Social Customs In Canada

Many social practices govern behavior in Canada. These are not laws, but they are well-established traditions that Canadians expect of one another.

canadiansocialcustoms_mediumCanada's people, landscape, climate, and way of life are diverse. Despite these differences, Canada is a country based on the values of equality, diversity, and respect for all individuals in society. Women, men, children, and seniors are all equally respected under the law in Canada. These values make the country a secure society in which to live.

Canadian Ways - Many social practices govern behavior in Canada. These are not laws, but they are well-established traditions that Canadians expect of one another. Here are some examples:

Lining up or queuing

  • People normally form a line when waiting.
  • The person who arrives first takes the first position in the line.
  • Other arrivals line up behind this person in the order they arrive.
  • Others may be angry if you move ahead of someone who was there before you.

Not smoking in private homes

  • You should always ask permission if you want to smoke in someone's home.
  • Do not be surprised if they ask you to smoke outisde.

Being on time

  • You should always arrive for appointments at the scheduled time, or a little early.
  • You could lose your job or be suspended from school if you are often late.
  • You are not expected to wait more than 10 to 15 minutes for someone with whom you have a business meeting.
  • For social events, people expect that you will arrive within half an hour of the scheduled time.

Bargaining

  • Bargaining or haggling is not common in Canada. When you shop in stores, the price on the item is the cost for that item.
  • There are a few places where Canadians do bargain. For example, almost everyone bargains for a better price when buying a car or a house or other expensive items such as furniture.
  • People who buy or sell things privately may also bargain.

Strangers Talk To You In Canada - Don't be surprised when strangers talk to you in Canada! You will find that many Canadians will smile at you as they pass in the street, or say something to you like 'Hi' or 'How's it going?' Just reply with something similar. In the UK the reply would be "I'm fine"' but in Canada they say, "I'm good", which means the same thing.

In Company - In company when someone is offering you a second helping of food or more wine or something like that, then if you don't want any more use the same expression - "I'm good" - in that case it means no thank you, I've had enough. You will find that most Canadians don't press you to eat more than you want.

In A Restaurant - In a restaurant your plate will be cleared away almost immediately you look like you have finished eating. If there is a lot of food still on your plate then the server will usually ask you 'Are you still working on this' or 'Is this done with' before taking your plate. If you have not finished then say something like "I am still working on it".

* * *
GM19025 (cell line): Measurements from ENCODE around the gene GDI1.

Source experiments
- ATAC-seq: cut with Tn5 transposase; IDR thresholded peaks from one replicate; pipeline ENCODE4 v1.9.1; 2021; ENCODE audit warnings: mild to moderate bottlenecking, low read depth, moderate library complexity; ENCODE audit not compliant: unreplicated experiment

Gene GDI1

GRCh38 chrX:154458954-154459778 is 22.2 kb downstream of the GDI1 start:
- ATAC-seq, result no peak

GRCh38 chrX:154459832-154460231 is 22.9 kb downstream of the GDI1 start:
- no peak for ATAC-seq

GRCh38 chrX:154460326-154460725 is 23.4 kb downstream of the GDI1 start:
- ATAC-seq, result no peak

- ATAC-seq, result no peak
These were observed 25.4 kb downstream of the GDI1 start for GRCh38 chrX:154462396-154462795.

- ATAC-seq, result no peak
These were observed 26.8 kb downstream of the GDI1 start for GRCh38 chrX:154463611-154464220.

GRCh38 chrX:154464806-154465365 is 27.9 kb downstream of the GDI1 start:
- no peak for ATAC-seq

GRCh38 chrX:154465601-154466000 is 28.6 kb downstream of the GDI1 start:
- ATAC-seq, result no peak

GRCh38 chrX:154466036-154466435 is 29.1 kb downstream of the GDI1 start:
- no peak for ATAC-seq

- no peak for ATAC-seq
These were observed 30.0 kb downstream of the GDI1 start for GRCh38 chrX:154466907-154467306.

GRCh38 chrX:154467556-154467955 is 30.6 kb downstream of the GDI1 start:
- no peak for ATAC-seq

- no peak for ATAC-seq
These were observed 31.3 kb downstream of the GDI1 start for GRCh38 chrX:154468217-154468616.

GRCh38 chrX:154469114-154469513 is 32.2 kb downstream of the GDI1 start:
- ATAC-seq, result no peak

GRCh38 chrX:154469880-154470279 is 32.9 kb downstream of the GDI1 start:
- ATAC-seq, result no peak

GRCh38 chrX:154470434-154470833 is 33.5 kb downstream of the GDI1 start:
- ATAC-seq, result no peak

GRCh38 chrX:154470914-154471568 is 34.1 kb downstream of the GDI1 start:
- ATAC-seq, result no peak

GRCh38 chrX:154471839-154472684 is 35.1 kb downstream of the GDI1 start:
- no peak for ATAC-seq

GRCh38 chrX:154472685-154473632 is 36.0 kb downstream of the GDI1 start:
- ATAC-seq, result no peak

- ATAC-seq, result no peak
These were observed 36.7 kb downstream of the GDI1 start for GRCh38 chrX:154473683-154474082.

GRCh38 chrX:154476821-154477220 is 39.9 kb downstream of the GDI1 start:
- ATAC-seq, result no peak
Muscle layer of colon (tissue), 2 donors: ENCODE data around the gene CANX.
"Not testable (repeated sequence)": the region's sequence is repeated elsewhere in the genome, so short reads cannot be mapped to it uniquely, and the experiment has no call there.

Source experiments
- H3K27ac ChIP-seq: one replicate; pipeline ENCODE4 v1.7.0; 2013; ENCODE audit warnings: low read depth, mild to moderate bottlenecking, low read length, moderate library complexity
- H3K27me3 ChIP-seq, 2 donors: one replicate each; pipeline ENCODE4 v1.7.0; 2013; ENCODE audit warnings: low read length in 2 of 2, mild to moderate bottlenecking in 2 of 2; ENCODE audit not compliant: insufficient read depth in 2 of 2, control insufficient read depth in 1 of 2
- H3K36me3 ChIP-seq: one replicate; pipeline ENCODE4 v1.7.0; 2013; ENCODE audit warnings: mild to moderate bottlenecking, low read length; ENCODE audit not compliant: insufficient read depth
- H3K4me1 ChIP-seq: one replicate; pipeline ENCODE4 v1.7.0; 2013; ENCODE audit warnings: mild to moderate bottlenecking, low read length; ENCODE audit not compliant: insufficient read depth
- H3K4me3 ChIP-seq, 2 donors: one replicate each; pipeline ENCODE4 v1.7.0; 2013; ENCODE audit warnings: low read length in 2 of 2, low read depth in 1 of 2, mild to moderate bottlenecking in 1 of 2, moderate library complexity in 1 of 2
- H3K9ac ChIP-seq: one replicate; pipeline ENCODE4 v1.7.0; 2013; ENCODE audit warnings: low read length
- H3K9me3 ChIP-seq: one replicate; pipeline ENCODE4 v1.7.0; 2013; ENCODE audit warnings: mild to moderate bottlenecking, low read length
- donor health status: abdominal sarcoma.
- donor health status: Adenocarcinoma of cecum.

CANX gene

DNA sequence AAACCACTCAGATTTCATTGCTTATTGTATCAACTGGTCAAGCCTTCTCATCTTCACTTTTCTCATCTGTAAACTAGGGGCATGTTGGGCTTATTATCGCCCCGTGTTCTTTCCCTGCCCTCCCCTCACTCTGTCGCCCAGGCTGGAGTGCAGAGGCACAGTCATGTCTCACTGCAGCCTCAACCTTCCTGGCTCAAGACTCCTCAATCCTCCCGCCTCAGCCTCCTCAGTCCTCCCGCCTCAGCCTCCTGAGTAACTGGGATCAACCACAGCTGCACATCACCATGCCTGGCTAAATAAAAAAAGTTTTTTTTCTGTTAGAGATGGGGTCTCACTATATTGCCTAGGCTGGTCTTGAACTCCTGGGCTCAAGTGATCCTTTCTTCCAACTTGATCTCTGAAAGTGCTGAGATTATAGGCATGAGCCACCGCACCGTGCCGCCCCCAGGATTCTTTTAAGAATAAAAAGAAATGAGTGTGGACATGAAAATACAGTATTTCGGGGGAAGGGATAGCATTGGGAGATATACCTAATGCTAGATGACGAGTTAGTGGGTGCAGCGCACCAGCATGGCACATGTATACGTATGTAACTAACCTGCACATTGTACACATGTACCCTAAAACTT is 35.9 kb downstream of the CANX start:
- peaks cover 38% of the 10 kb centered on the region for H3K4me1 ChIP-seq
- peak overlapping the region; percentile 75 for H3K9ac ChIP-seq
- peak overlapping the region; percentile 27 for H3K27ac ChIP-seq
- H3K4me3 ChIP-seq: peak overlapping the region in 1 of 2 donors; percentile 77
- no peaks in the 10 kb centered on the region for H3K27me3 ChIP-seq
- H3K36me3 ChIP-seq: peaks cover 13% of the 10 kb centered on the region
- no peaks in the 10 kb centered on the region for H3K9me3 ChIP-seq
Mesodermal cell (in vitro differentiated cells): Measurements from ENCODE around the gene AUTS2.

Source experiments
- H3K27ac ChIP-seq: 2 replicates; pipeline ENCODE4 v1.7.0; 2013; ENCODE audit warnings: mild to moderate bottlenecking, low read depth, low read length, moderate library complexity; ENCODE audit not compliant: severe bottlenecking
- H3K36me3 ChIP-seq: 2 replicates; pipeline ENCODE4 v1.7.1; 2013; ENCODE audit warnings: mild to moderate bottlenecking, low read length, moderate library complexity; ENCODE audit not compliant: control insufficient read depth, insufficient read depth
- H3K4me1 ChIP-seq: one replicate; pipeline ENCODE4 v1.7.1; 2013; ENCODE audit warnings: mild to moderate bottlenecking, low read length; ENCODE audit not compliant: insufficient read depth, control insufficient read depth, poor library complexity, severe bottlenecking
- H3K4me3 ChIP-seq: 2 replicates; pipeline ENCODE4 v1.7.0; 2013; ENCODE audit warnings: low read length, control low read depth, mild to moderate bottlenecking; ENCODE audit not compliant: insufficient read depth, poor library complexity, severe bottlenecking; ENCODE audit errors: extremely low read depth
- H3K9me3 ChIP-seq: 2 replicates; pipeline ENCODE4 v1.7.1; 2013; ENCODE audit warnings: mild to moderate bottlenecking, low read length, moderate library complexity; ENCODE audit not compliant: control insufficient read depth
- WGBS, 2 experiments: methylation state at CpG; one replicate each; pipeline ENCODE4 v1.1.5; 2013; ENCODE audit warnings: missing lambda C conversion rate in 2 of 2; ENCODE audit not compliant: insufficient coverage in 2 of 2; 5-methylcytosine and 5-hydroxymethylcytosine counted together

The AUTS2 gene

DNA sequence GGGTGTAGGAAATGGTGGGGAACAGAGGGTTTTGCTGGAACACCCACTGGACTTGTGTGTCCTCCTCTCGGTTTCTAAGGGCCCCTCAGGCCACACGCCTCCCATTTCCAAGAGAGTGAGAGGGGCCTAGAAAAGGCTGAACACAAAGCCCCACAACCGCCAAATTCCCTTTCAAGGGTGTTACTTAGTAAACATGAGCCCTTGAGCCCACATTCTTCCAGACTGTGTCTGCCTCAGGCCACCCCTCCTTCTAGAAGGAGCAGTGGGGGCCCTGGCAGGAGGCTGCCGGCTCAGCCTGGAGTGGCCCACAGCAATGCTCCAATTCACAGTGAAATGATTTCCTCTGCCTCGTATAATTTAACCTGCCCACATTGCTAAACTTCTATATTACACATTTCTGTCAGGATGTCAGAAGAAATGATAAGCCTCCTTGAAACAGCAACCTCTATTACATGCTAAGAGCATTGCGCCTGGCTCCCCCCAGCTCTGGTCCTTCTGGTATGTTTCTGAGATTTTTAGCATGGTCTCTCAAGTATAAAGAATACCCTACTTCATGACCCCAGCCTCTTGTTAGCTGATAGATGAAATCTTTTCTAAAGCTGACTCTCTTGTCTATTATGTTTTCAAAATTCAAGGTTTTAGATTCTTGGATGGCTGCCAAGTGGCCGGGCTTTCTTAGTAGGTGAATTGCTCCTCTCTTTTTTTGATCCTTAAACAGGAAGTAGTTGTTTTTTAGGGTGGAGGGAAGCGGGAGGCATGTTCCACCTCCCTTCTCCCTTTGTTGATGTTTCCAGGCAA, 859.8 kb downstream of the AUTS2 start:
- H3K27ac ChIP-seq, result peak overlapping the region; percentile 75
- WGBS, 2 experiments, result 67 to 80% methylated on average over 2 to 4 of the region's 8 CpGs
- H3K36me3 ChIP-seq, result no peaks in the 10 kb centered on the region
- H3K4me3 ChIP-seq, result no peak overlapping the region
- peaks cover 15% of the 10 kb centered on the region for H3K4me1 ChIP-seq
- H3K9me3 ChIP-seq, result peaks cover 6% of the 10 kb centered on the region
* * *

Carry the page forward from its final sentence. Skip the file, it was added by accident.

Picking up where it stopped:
In Shops And Supermarkets - When you go into a shop or store, do not be put off when the staff ask you how you are, or if they can help you. It is their way of being friendly and making conversation with the customers. If you don't want to be bothered then reply that you are 'just browsing' and that will be enough.

You will also find the same thing in supermarkets. The staff who are stacking the shelves will ask you if they can help you find things, or if you have found everything you are looking for. At the supermarket checkout or in other stores the staff may invite you to a different checkout or till by saying, "I can help next in line here" or "I can help someone here". In this case the word 'help' is being used in the same sense that 'serve' would be used in the UK, and 'line' means queue.

Going To Someone's House Or Apartment - Canadians eat early and go home early. When you are invited to a Canadian's home you may be asked to arrive at 5.30pm or 6pm, by European standards that is very early. Guests in Europe do not expect to arrive until 7.30pm or 8pm. The most important thing to remember is that you take off your shoes and leave them inside the door without being asked.

Don't be offended if your host asks you to take off your shoes, it's not a religious custom or something like that, it's just practical. In the winter there can be a lot of snow and dirt on your shoes, once you are in the warm house it melts and falls off, making a mess. Canadians tend to have light colored carpets or hardwood floors. It's really just simple consideration for your host.

If you're invited for supper, it means the same as dinner or an evening meal. It will be a full sit-down meal. Probably meat. Meat is usually barbequed even in the freezing cold of winter. You will also find barbeques on small balconies of apartments, Canadians love them.

When you go, take something with you, like a bottle of wine. Arrive on time, and don't overstay your welcome. 10 O'clock is quite late here, after that is late.

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